Malta: Double Tax Treaties
Malta has entered into 70 double-tax treaties (unusually for a low-tax jurisdiction), with 6 pending. Generally speaking, the treaty benefits are available to all Maltese companies. All the treaties follow the OECD Model Convention. A new treaty that follows the OECD Model Convention, signed with Switzerland in February, 2011, entered into force in July, 2012.
A treaty with Barbados was signed in December 2001. In September, 2004, Malta signed a DTAA with Iceland. In May, 2005, Malta and San Marino held discussions on the terms of a DTAA.
In March, 2006, Maltese Foreign Minister Michael Frendo and H.E. Dr. Mohammed Khirbash, Minister of State for Finance and Industry of United Arab Emirates signed an Agreement for the Avoidance of Double Taxation.
In March 2008, Tonio Fenech, Malta's Minister of Finance, Economy and Investment, initialled the text of a Treaty for the Avoidance of Double Taxation between Malta and the United States.
The Malta/US DTA was signed in the presence of US Ambassador Molly Bordonaro, on March 27th. Michael Mundaca headed the US Treasury delegation in Malta, and initialled the document on behalf of the United States.
The signing of the tax agreement was the culmination of a process which commenced with a meeting between Prime Minister Lawrence Gonzi and President George Bush in 2005. The agreement was ratified in November 2010 by both countries.
At the same time, the Maltese government also announced that the agreement between Malta and Singapore for the Avoidance of Double Taxation and Prevention of Fiscal Evasion with respect to taxes on income became operative on February 29, 2008.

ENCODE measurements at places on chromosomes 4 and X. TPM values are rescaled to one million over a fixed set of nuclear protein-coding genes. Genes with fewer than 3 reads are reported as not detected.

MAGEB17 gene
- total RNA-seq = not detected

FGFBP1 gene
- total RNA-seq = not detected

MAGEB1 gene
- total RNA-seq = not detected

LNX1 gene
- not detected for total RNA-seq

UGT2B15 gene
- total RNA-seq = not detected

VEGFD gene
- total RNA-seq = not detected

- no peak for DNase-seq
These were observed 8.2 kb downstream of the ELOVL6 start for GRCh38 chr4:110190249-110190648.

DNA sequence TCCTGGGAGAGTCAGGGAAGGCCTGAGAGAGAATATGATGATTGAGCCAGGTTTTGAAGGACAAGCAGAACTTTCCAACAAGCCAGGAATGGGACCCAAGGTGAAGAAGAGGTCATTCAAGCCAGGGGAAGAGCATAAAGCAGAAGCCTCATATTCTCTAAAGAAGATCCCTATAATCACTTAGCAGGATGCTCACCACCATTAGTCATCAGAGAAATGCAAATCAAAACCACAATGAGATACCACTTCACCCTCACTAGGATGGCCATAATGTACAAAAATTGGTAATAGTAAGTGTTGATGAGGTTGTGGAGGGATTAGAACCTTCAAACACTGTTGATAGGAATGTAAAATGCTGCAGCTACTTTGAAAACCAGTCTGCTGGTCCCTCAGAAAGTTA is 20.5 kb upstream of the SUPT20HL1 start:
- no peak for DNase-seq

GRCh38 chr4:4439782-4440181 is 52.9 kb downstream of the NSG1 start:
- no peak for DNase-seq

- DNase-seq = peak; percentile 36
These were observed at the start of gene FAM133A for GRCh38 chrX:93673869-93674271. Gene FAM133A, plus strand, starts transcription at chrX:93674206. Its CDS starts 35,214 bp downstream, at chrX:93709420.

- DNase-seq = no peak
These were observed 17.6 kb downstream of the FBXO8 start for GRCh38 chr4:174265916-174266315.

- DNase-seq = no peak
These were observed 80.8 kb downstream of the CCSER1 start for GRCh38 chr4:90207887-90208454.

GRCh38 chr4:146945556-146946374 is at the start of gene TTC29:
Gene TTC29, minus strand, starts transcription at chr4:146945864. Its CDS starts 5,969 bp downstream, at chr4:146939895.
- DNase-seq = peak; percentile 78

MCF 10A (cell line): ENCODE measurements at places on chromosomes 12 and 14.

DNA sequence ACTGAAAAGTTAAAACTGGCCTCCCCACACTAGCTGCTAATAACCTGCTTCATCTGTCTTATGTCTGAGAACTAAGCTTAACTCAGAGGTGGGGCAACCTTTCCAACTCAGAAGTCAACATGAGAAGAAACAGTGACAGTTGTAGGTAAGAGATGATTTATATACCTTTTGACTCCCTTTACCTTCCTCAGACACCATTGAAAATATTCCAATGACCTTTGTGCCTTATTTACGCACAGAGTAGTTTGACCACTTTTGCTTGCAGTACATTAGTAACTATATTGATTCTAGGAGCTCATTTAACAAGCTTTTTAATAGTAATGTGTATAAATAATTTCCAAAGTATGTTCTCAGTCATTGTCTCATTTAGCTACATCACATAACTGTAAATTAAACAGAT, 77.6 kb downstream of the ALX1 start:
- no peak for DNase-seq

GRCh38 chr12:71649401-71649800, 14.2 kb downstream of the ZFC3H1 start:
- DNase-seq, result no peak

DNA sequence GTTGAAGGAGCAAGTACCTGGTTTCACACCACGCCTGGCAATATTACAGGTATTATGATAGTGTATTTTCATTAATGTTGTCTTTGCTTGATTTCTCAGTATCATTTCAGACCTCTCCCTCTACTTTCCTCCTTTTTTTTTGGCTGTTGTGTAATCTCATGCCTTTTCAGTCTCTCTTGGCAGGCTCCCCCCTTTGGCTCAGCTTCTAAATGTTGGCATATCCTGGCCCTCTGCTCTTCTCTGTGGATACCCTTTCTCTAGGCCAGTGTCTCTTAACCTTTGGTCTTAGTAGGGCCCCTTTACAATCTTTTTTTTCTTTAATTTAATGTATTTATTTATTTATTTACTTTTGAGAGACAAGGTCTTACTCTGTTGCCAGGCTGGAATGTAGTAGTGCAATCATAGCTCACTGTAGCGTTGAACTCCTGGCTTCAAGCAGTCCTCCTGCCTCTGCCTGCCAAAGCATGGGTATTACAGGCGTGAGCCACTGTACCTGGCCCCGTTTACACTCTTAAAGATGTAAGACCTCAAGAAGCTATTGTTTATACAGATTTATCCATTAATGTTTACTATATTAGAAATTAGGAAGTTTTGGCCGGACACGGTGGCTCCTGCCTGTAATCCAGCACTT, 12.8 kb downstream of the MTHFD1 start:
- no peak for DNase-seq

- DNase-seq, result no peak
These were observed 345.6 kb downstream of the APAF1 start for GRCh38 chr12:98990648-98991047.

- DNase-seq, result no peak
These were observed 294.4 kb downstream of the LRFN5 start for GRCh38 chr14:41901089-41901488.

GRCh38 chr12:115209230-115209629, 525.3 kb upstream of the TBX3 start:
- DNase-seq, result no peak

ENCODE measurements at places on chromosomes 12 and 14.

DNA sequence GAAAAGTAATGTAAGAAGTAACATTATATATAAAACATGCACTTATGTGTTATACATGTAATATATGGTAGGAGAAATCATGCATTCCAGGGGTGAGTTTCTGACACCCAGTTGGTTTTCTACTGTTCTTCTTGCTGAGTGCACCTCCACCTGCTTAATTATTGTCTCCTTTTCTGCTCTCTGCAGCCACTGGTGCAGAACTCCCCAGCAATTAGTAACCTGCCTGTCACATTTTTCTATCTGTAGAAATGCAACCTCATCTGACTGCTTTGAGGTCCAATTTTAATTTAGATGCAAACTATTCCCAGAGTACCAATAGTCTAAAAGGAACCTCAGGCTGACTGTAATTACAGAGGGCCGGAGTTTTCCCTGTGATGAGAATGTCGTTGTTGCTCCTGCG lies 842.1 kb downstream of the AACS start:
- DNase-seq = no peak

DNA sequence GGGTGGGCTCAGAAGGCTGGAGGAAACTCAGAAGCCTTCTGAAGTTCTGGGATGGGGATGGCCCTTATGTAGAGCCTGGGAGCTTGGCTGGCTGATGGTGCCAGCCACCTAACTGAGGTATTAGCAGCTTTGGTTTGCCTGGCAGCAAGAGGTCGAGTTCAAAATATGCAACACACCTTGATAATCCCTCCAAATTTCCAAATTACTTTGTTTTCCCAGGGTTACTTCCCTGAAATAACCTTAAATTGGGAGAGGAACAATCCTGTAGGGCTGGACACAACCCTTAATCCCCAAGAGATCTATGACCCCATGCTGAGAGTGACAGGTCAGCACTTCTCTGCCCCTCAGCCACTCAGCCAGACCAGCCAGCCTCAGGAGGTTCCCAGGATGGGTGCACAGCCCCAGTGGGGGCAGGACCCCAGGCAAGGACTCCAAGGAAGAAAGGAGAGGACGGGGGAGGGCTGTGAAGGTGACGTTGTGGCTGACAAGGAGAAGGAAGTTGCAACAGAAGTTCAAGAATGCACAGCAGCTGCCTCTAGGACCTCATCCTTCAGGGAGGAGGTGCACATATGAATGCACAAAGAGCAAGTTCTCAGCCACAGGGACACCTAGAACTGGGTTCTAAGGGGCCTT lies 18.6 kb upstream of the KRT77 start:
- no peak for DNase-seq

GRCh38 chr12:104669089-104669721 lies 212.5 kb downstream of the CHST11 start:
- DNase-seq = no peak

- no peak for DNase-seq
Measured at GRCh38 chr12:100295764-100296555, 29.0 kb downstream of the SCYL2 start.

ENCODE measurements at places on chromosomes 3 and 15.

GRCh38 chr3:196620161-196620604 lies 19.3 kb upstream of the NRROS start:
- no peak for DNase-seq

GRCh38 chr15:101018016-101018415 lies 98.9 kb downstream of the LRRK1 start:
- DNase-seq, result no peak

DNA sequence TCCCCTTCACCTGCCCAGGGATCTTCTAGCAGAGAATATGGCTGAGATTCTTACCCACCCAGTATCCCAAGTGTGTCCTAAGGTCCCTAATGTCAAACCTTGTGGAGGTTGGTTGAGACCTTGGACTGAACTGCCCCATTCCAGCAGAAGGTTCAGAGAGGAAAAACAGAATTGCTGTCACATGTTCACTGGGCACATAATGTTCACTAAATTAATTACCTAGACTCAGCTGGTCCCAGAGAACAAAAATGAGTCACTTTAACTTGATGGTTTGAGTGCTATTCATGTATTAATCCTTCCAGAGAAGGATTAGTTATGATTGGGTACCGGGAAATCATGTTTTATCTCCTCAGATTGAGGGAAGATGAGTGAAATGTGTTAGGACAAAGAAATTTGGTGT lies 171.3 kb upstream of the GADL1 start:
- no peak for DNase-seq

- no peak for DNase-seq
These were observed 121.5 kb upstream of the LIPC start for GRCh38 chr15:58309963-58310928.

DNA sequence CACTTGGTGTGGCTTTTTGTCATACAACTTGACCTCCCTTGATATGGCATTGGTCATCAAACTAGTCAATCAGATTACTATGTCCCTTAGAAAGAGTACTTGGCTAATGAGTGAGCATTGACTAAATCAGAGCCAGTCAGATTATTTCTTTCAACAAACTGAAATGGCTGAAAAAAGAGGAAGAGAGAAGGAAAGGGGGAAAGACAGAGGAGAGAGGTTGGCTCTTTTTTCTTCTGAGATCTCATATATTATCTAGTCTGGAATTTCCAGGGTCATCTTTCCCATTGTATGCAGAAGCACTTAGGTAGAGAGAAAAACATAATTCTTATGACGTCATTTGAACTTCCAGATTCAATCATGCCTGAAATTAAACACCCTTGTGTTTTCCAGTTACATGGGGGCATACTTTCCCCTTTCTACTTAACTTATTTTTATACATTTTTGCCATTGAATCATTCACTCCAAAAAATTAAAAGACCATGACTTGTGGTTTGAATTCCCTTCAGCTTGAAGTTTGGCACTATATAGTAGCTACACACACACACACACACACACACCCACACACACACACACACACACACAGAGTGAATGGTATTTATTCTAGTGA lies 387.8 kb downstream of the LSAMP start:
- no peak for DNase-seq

This agreement had been signed on March 26th, 2006, and it is expected to contribute to a further expansion in trade between the two sides.
In September 2008, Malta's Finance Minister, Tonio Fenech, announced that his government had successfully concluded a protocol to the existing double taxation agreement with France.
"This protocol is beneficial to both countries as it will strengthen the already good relationship which exists and act as a catalyst to increase commerce and trade and encourage further cooperation between Malta and France," Fenech said in an address shortly before the official signing ceremony.
"These treaties ensure the removal of any potential trade barriers between respective countries by establishing internationally accepted provisions for the avoidance of double taxation on the same income. They also establish appropriate channels for exchange of information in a mutual effort to prevent fiscal evasion," Fenech explained.
"This protocol with France is a further enhancement to our comprehensive network of double taxation treaties and in the face of international developments will contribute to making our diversified economy even more attractive," he added.
In recent years, France has been one of Malta’s top three trading partners, and in 2006 France was Malta's largest export market. Statistics for the first six months of that year show that Malta imported around EUR134 million worth of goods from France and exported over EUR120 million, according to Fenech.